Tuesday, May 31, 2011

Kindness of Strangers

I may not have always depended on the kindness of strangers, but I'm pleasantly surprised, nonetheless, when a stranger lends me a helping hand. I've had bike problems the past couple of days, and three strangers helped me in small, but significant ways.

Yesterday, I was trying to fix a flat on my bike. The innertube had completely deflated and snaked its way out of the back tire. The complete bike novice that I am, I had no clue how to fix it. So I decided to instead take the bike over the local bike shop. The only problem: the bike shop is about a mile from my dorm, and the flat on the bike made it infeasible to roll. So I was faced with the prospect of carrying the heavy bike a mile to the shop under the blistering  noon sun. I could only carry it a few dozen feet at a time before taking quick breathers. I tried rolling the bike only on the front wheel, and while that made the load a bit lighter, I was still anticipating a long slog to the shop.

I'd only made it halfway down dorm row, when two facilities workers spotted my plight. They were likely busy with their own work and had no ostensible reason to take an interest in my problem. But they did. One asked me about what happened and I told him I was on my way to the bike shop. He commiserated. His friend took a look at my wheel and wondered if he couldn't get the innertube back inside the wheel so that I could at least roll the bike to the shop instead of carrying it. He turned my bike over and proceeded to do exactly that -- the tire was still flat, but at least, now the innertube wasn't dangling oddly outside the wheel. I could now roll the bike on both wheels -- what a relief! They gave me a few more tips and wished me good luck. I thanked them heartily and was on my way with a considerably lighter load.

This morning, I took my newly fixed bike out for a spin around the river. The attention of a third stranger headed off another potential bike calamity. Halfway through my ride, I was stopped at an intersection when a biker next to me pointed out to me that my front wheel was loose. He indicated a latch at the hub of the wheel that had come undone. A very small act, but nonetheless, one I'm very grateful for.

There are two lessons I could draw from these stories. One is that I need to learn more about proper bike maintenance ;) But, second, and more importantly, I'm reminded about the ultimate goodness of humanity. On the news, we're bombarded daily with stories of all the atrocities humans commit against one another. But it's refreshing to take stock of the small acts of kindness that don't get as much airtime, but which people perform everyday. It makes me smile and reminds me of the importance of kindness :)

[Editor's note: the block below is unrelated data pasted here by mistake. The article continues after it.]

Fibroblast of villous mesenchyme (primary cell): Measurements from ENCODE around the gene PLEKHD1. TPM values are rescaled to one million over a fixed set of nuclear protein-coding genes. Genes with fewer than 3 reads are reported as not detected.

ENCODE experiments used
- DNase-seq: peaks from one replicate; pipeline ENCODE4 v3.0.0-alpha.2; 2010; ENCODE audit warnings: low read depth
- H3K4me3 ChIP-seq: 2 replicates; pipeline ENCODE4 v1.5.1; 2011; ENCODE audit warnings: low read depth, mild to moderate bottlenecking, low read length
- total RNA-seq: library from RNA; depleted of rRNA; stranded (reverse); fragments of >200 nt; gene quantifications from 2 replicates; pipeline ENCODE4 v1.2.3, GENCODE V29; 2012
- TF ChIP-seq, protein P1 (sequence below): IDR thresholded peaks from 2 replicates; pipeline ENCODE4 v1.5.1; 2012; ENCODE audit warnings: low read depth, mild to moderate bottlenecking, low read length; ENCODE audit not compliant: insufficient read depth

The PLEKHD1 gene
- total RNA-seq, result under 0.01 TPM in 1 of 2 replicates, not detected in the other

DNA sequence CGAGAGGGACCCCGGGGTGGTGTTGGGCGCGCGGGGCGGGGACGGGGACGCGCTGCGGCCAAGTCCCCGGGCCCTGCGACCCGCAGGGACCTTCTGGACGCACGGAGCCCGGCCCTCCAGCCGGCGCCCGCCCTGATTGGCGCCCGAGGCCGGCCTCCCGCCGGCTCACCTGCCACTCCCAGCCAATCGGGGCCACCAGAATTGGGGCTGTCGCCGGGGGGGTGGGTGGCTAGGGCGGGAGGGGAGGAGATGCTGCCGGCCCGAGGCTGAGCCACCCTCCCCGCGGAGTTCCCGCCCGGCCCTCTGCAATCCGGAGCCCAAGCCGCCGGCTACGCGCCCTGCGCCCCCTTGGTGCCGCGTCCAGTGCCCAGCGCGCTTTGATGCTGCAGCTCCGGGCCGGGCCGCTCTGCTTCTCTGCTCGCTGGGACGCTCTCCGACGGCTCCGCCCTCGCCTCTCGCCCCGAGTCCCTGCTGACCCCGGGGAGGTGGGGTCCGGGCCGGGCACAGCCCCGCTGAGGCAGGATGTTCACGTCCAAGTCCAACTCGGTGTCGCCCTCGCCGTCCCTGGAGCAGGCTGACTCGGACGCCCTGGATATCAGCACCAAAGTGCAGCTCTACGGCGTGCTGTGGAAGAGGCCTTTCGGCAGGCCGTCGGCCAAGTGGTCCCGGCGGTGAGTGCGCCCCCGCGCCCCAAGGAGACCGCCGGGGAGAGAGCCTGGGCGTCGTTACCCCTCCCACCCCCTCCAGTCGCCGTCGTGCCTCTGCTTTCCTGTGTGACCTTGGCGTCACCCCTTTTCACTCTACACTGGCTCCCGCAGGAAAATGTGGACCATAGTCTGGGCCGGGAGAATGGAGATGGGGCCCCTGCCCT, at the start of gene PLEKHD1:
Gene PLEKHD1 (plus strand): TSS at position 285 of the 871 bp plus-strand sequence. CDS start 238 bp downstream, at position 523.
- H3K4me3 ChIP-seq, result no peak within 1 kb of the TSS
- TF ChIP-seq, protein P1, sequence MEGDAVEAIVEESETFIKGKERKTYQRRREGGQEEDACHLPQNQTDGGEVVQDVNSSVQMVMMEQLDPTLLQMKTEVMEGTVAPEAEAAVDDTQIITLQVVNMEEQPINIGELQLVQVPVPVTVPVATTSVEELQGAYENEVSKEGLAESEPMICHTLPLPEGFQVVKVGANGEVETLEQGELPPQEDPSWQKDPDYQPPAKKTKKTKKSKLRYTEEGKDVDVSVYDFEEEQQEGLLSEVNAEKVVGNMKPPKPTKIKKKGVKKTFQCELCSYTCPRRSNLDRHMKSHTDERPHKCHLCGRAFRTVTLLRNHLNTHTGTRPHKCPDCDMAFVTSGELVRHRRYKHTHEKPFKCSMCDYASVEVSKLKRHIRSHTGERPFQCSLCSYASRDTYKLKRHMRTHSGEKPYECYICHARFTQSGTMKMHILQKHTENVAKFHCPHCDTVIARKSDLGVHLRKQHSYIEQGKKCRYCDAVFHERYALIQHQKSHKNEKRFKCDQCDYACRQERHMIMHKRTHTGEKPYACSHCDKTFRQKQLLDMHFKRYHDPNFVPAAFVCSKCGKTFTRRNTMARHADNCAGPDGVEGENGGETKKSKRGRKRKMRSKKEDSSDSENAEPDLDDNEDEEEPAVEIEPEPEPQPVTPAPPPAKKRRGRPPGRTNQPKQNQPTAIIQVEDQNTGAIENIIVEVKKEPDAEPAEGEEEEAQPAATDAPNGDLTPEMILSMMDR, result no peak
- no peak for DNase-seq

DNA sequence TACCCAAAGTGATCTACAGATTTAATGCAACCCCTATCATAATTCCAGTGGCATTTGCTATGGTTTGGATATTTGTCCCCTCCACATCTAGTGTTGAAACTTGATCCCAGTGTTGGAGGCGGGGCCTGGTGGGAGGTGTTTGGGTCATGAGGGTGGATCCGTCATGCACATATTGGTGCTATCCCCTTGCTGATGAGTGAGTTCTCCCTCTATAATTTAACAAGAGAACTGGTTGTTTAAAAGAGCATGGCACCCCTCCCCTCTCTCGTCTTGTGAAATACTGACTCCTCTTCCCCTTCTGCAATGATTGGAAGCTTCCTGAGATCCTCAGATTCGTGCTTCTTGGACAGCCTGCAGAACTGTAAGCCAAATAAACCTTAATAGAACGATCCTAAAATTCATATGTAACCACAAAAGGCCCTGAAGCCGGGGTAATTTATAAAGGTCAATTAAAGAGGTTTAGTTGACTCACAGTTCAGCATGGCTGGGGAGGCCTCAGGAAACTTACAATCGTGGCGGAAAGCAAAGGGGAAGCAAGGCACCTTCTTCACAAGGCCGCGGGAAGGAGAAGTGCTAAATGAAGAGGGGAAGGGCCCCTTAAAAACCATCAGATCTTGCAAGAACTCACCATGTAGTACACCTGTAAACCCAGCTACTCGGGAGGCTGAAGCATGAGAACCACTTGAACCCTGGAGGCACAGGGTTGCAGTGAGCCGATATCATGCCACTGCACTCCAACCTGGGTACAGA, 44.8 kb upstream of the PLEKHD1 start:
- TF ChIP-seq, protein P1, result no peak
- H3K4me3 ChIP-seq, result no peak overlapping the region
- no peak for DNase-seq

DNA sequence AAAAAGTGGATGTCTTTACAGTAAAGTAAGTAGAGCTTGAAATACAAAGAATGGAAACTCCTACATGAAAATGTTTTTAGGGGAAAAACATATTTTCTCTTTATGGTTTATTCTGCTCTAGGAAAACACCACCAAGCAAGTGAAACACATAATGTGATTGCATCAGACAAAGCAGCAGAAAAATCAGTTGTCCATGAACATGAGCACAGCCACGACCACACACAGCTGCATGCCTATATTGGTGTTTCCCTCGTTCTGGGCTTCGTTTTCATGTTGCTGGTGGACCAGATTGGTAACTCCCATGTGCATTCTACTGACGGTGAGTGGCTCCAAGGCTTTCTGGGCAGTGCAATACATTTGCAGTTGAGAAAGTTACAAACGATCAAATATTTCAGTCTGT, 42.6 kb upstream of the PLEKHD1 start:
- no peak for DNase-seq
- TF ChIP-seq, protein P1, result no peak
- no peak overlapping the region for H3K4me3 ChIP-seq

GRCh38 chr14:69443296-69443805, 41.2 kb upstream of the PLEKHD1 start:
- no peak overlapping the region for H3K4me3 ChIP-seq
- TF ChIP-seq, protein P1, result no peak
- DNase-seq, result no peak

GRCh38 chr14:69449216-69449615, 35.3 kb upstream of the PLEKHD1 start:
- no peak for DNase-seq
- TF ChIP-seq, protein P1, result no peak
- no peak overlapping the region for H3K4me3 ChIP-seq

Friday, May 27, 2011

On Creation and Storytelling

To create something great is to tell a good story. And how do you tell a good story? Ira Glass of This American Life has some great tips about this in a set of videos on storytelling. Most of Ira's tips are important not just for journalists and novelists, but for anyone involved in any type of creative endeavor. Painters tell stories with their brushes, programmers tell stories with their code, entrepreneurs tell stories with their products, scientists tell stories with their papers, engineers tell stories with their inventions. Here's how they do it.

First, they build a story out of anecdotes and reflections. Anecdotes are the linear sequence of events at the heart of the story: first this happend, then this, which made me say this, so on.. They ask little questions and answer them. This builds momentum and keeps the listener thinking: "What's next?"
But an anecdote alone does not a story make. Moments of reflection tell the reader why the story is important: "Why is it worth my time?" Good storytellers seamlessly interweave anecdotes and reflections.

Second, they make a lot of stories and kill the ones that suck. Getting rid of bad stories is as important as writing new ones. Killing the bad stuff makes the good stuff shine. Good storytellers edit ruthlessly.

Third, they have a killer taste for what's good. Often they know what's good, before they can make good stuff themselves. Early in your career, the stuff you create sucks. And you know it sucks because it doesn't live up to your great taste. But don't quit here. Good storytellers create. A lot. Until the stuff they create doesn't suck as much.

Fourth, they get over the beginner's pitfall of imitating creators they love. The world doesn't need another Shakespeare; it needs your new creations. Good storytellers find their own voice.

Now just go write, film, photograph, paint, build, code, design, research, invent,... just go create.


Wednesday, May 04, 2011

Last MIT exam

Today, I took my last exam at MIT. 18.443 (Statistics). It's been a long ride since my first MIT exam in 8.022 (Physics) nearly 4 years ago. I remember Prof. Josh Winn asking as he handed out the physics exams, whether this was anyone's first MIT exam. As it was early October, freshman year, this was true for several people. I nodded excitedly, as I dove into the first of many exams at MIT.

I haven't really looked back since. Between that physics exam four years ago and the statistics exam today, I've taken countless other exams, probably numbering close to a hundred. I don't remember most of them, but I hopefully still remember some of the highlights of the topics they covered. 

Coming up next week: my last MIT problem set and paper. And the thesis. Really close to the end now and I'm starting to reflect on the experiences of the last four years at MIT, but more of that to follow the completion of my thesis :)